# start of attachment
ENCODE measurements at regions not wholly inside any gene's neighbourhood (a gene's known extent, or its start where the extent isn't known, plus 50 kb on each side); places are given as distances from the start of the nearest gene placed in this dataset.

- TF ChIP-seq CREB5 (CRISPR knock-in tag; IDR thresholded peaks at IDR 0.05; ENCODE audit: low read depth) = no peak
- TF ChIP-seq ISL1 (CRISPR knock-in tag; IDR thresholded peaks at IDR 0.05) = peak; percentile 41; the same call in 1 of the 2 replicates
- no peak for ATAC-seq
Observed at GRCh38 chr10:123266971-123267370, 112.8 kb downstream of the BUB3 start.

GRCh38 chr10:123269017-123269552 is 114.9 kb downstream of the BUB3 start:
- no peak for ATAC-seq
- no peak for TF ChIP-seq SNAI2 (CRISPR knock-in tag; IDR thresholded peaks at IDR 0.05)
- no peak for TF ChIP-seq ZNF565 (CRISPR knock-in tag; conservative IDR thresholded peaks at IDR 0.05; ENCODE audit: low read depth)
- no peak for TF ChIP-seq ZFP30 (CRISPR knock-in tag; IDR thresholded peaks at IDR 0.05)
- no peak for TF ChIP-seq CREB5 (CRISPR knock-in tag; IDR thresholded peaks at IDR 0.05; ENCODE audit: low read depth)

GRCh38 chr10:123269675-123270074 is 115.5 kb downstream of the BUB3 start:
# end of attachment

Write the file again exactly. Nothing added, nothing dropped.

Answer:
ENCODE measurements at regions not wholly inside any gene's neighbourhood (a gene's known extent, or its start where the extent isn't known, plus 50 kb on each side); places are given as distances from the start of the nearest gene placed in this dataset.

- TF ChIP-seq CREB5 (CRISPR knock-in tag; IDR thresholded peaks at IDR 0.05; ENCODE audit: low read depth) = no peak
- TF ChIP-seq ISL1 (CRISPR knock-in tag; IDR thresholded peaks at IDR 0.05) = peak; percentile 41; the same call in 1 of the 2 replicates
- no peak for ATAC-seq
Observed at GRCh38 chr10:123266971-123267370, 112.8 kb downstream of the BUB3 start.

GRCh38 chr10:123269017-123269552 is 114.9 kb downstream of the BUB3 start:
- no peak for ATAC-seq
- no peak for TF ChIP-seq SNAI2 (CRISPR knock-in tag; IDR thresholded peaks at IDR 0.05)
- no peak for TF ChIP-seq ZNF565 (CRISPR knock-in tag; conservative IDR thresholded peaks at IDR 0.05; ENCODE audit: low read depth)
- no peak for TF ChIP-seq ZFP30 (CRISPR knock-in tag; IDR thresholded peaks at IDR 0.05)
- no peak for TF ChIP-seq CREB5 (CRISPR knock-in tag; IDR thresholded peaks at IDR 0.05; ENCODE audit: low read depth)

GRCh38 chr10:123269675-123270074 is 115.5 kb downstream of the BUB3 start: